A geospatial approach to identify water quality issues for National Wildlife Refuges in Oregon and Washington

Journal of Fish and Wildlife Management
By: , and 



Many National Wildlife Refuges (Refuges) have impaired water quality resulting from historic and current land uses, upstream sources, and aerial pollutant deposition. Competing duties limit the time available for Refuge staff to identify and evaluate potential water quality issues. As a result, water quality–related issues may not be resolved until a problem has already arisen. This study developed a geospatial approach for identifying and prioritizing water quality issues affecting natural resources (including migratory birds and federally listed species) within Refuge boundaries. We assessed the location and status of streams pursuant to the Clean Water Act in relation to individual Refuges in Oregon and Washington, United States. Although twelve Refuges in Oregon (60%) and eight Refuges in Washington (40%) were assessed under the Clean Water Act, only 12% and 3% of total Refuge stream lengths were assessed, respectively. Very few assessed Refuge streams were not designated as impaired (0% in Oregon, 1% in Washington). Despite the low proportions of stream lengths assessed, most Refuges in Oregon (70%) and Washington (65%) are located in watersheds with approved total maximum daily loads. We developed summaries of current water quality issues for individual Refuges and identified large gaps for Refuge-specific water quality data and habitat utilization by sensitive species. We conclude that monitoring is warranted on many Refuges to better characterize water quality under the Clean Water Act.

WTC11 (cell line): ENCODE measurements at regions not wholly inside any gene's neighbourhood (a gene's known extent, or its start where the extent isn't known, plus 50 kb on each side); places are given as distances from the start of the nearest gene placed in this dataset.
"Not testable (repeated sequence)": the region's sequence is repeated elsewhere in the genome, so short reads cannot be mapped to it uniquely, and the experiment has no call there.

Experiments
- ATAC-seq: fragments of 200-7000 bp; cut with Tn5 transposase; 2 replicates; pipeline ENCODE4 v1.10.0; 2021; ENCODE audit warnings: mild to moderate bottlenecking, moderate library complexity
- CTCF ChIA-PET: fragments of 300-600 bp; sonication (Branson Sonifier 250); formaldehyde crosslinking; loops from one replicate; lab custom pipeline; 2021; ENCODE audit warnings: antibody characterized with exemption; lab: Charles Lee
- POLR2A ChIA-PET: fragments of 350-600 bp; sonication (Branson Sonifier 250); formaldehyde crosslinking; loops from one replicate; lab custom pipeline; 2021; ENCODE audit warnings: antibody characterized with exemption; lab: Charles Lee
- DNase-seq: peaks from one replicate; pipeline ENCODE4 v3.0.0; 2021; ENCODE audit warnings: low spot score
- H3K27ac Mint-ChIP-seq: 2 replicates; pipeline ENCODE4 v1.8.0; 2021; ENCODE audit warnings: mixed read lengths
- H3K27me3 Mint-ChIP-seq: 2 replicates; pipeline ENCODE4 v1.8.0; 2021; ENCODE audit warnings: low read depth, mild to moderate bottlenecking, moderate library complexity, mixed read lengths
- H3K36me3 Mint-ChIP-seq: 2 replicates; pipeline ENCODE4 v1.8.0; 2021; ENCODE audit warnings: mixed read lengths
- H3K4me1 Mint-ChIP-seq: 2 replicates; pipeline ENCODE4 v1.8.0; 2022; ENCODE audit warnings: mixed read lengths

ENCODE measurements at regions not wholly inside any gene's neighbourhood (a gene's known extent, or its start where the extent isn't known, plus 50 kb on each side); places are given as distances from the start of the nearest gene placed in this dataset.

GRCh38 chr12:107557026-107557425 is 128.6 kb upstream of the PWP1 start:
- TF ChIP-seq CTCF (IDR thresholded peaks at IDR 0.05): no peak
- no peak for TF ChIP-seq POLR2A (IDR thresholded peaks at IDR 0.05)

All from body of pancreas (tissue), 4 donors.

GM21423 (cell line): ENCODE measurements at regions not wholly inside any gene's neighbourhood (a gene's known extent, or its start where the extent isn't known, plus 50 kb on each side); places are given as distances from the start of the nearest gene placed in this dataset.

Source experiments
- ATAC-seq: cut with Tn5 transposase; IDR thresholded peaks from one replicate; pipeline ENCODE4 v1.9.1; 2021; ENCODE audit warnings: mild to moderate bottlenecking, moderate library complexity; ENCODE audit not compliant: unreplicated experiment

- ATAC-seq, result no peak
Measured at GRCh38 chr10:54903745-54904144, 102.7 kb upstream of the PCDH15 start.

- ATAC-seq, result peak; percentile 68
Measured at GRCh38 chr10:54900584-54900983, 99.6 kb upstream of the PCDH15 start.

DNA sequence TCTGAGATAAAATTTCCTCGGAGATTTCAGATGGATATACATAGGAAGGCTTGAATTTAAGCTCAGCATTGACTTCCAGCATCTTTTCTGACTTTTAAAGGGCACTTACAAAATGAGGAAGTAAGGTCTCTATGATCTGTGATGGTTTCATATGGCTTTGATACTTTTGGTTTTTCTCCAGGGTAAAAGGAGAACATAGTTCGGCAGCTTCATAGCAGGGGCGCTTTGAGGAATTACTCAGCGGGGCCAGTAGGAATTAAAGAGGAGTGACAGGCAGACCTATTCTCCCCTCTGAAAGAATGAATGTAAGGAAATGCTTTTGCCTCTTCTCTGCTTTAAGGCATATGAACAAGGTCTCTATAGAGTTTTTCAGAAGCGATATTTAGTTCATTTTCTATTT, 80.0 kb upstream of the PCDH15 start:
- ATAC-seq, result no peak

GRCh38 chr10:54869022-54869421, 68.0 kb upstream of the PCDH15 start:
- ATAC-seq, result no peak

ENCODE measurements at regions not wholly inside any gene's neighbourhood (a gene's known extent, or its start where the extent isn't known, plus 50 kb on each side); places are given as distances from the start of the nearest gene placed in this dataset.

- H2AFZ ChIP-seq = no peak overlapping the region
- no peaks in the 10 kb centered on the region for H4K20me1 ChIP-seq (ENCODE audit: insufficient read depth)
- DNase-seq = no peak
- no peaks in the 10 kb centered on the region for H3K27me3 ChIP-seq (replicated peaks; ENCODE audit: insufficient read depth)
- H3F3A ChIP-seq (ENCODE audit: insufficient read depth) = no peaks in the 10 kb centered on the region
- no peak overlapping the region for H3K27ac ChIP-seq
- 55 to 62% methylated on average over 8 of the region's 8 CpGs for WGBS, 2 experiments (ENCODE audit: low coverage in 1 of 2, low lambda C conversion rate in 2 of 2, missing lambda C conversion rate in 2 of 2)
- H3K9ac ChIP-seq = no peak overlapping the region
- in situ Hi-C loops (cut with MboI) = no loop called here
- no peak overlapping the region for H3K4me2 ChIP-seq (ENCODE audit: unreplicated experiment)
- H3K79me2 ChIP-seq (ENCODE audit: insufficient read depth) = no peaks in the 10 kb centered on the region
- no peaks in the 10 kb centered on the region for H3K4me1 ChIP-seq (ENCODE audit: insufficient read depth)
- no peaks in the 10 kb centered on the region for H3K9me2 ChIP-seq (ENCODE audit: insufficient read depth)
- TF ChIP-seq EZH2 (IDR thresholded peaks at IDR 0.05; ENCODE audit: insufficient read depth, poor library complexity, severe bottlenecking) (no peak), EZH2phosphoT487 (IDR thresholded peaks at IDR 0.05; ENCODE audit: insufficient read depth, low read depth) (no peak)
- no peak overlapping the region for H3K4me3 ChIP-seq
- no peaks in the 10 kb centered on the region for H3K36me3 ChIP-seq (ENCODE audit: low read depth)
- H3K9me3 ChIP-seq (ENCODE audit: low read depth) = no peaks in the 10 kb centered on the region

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Publication type Article
Publication Subtype Journal Article
Title A geospatial approach to identify water quality issues for National Wildlife Refuges in Oregon and Washington
Series title Journal of Fish and Wildlife Management
DOI 10.3996/112010-JFWM-043
Volume 2
Issue 1
Year Published 2011
Language English
Publisher U.S. Fish and Wildlife Service
Contributing office(s) Columbia Environmental Research Center, Contaminant Biology Program
Description 10 p.
First page 12
Last page 21
Country United States
State Oregon, Washington
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